Gazetteer of the State of Maine, 1882 page 552
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Gazetteer of the State of Maine With Numerous Illustrations, by Geo. J. Varney

BOSTON: PUBLISHED BY B. B. RUSSELL, 57 CORNHILL. 1882. Public domain image from

552    GAZETTEER    OF    MAINE.

called), contains two gangs of saws, six single saws, and a lath-mill;

the “ Lower Block ” has one gang of saws, three single saws, lath-mill,

clapboard and shingle-mill, and others. At extreme low water the

power in this fall is 3,300 horse-powers, gross, for the 24 hours, or

133,000 spindles. The manufactures are all sorts of lumber, cooper’s-

ware, etc. There are four stores and a hotel. Veazie has a very pretty

village. The European and North American Railway runs through the

town, having a station at the village. The town was formerly the

seventh ward of Bangor, but wms set off and incorporated March 26th,    *

1853. It was named from General Samuel Veazie, who was the owner

of the mills and privilege, and the chief portion of the property. The

associations are those ot the P. of IL, and the K. of H. The religious

societies are the Congregationalists, Methodists, Baptists and Free

Baptists. There are three public schoolhouses, for 214 children of

school age. The average attendance is _ about one-half that number.

The valuation of estates in 1870 was $168,432. In 1880 it was $121,-
439. The population in 1870 was 810. In 1880 it was 622.

Vd'Ona, in Hancock County, is situated on the Penobscot
River, just south of Bucksport, and 20 miles west of Ellsworth. It is
connected with Bucksport by an excellent bridge of stoue and timber,

650 feet in length. The town is mostly high and rocky, and the soil

hard, but affords an excellent range for sheep. Within a few years

apple orchards have been planted, and are doing well. Verona is said

to have grown and shipped more wood to the acre than any other

town in the county. The chief industry is weir fishing; and during    %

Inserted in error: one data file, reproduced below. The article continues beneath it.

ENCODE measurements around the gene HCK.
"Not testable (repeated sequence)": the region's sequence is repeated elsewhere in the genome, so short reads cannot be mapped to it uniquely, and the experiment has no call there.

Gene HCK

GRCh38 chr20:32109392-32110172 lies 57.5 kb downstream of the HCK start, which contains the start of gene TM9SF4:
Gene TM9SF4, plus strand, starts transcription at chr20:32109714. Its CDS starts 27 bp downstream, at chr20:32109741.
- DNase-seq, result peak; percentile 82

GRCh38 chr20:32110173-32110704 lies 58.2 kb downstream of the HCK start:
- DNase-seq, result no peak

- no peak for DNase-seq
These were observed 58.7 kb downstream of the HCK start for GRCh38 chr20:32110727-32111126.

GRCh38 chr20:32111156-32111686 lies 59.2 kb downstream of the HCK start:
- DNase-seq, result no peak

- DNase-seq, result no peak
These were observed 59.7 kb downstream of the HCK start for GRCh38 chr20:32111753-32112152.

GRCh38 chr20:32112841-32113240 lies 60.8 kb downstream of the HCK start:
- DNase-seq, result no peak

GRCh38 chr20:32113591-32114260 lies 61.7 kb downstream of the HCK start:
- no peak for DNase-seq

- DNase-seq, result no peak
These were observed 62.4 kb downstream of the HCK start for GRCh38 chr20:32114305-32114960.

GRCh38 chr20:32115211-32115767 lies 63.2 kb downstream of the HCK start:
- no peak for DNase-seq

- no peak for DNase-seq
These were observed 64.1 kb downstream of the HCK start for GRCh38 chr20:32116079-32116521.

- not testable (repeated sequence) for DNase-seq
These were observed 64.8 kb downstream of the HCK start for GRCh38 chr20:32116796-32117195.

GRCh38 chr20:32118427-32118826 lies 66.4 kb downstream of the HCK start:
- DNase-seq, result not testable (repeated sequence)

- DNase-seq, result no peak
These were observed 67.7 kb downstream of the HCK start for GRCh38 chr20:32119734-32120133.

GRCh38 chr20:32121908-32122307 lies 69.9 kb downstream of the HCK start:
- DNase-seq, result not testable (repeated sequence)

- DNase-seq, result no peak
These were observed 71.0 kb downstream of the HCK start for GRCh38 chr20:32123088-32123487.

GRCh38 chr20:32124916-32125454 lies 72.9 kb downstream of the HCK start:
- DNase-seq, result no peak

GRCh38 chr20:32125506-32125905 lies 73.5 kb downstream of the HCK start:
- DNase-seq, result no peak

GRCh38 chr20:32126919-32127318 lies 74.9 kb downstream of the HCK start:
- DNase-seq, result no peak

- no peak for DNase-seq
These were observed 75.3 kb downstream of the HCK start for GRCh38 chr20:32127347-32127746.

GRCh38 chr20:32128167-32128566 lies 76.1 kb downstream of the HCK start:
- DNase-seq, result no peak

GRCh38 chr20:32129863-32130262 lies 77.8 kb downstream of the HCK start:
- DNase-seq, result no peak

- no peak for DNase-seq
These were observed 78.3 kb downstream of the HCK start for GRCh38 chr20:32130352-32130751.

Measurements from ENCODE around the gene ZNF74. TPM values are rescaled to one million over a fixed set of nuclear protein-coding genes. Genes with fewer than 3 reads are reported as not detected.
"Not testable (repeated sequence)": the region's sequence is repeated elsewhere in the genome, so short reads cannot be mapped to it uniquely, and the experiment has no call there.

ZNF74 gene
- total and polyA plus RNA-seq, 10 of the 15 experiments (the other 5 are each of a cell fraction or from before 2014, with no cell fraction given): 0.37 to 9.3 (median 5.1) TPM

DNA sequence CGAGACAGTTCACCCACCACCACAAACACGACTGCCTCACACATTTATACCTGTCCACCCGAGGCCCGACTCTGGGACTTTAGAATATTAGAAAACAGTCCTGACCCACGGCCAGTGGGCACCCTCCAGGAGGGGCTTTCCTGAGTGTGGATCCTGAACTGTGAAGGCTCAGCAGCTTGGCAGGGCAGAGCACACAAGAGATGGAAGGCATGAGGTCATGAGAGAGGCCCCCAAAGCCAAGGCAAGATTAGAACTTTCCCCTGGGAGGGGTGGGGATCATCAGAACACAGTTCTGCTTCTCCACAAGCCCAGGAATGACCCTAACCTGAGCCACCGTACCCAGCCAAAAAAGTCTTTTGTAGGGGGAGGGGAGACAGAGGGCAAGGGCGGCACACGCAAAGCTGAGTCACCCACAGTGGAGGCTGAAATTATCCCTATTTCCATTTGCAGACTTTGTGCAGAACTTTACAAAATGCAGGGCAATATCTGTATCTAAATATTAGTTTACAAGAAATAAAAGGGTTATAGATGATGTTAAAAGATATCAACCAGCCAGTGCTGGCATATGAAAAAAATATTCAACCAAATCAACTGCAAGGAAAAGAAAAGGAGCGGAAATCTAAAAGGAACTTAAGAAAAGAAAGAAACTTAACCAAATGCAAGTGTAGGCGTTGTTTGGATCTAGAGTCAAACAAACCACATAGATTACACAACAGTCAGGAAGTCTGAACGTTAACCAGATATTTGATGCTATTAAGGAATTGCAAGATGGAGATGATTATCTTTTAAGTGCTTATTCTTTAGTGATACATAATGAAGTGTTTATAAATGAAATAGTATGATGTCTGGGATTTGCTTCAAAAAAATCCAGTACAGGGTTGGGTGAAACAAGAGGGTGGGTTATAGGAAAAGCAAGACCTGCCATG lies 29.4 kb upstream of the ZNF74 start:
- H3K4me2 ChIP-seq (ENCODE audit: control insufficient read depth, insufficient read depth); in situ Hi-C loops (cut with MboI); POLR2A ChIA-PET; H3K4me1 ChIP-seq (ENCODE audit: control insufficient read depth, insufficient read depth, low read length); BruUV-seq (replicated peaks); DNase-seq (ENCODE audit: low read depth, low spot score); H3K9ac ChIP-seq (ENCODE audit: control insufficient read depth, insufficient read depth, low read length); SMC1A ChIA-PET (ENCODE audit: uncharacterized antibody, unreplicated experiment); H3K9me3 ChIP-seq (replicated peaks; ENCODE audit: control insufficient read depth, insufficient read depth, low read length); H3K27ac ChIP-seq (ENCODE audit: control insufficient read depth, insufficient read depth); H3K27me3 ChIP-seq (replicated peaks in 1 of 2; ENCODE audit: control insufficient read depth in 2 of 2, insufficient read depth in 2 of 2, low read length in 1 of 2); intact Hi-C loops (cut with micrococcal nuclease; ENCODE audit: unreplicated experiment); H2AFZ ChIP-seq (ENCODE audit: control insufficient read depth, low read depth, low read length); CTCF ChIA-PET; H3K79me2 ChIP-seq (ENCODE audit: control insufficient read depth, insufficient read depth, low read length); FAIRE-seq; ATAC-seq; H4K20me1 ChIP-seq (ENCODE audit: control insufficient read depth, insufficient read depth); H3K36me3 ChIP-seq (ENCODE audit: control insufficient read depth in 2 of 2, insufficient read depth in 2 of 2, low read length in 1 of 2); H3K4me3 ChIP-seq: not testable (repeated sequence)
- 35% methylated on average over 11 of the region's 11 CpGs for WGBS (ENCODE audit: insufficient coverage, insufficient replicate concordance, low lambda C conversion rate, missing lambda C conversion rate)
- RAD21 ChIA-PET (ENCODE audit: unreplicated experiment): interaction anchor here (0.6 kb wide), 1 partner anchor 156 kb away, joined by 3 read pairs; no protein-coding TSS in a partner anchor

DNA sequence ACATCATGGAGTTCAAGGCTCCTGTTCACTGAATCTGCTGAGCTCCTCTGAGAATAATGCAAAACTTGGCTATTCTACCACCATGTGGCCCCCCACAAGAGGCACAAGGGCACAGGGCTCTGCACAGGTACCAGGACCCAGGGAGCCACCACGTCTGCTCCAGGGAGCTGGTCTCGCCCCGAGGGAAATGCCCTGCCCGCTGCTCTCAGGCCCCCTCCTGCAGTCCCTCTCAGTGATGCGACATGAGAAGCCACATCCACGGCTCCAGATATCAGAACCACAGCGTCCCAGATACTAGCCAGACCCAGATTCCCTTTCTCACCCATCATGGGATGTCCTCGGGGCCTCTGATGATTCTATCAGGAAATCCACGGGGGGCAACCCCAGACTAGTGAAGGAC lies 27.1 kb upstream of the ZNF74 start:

the “ run of the salmon ” there is but little sleep for the fishermen.

Verona is the earliest settled locality on the Penobscot above Bel-
fast. It was first mentioned    in books as    the island of Lett.    It be-
longed to the Waldo Patent.    Falling into    the possession of an    orphan

girl, it gained the name of Orphan Island. Later, it was purchased
by a Mr. Wetmore, and bore the name of Wetmore Isle up to the
time of its incorporation in 1861. It was formerly a part of Prospect,
and for many years a part of Bucksport. Its area is 5,600 acres. It
was named for a town on the Po river, in Italy. Verona has four
schoolhouses, and the school property is valued at $2,400. The valua-
tion of estates in 1870 was    $51,075. In    1880 it was $50,073.    The

population in 1870 was 352.    In the census    of 1880 it was 356.

Vienna is the most north-westerly town of Kennebec County,
and is marked by considerable hilliness. Gilman Mountain, which ex-
tends into the adjoining town of Rome, is,the greatest elevation.

Granite is the principal rock. The grazing qualities of the town are    ^

excellent, and there are several fine farms. There are two mineral

springs of some note in town. Vienna is bounded on the east by

Rome, on the south by Mount Vernon and Chesterville, (the latter in

Franklin County), west by the same town, and north by New Sharon.

In and about Vienna are numerous ponds, the largest of which, called
Flying Pond, forms a portion of tbe south-west boundary. A p rtion
of Parker Pond lies in the southern part of tbe town ; Egypt Pond is
on the southern border a little west of the last j at the north-west
angle is McGurdy Pond ; Kimball Pond midway of the northern line,
and Boody and Kidder ponds succeed it on the east. A stream from


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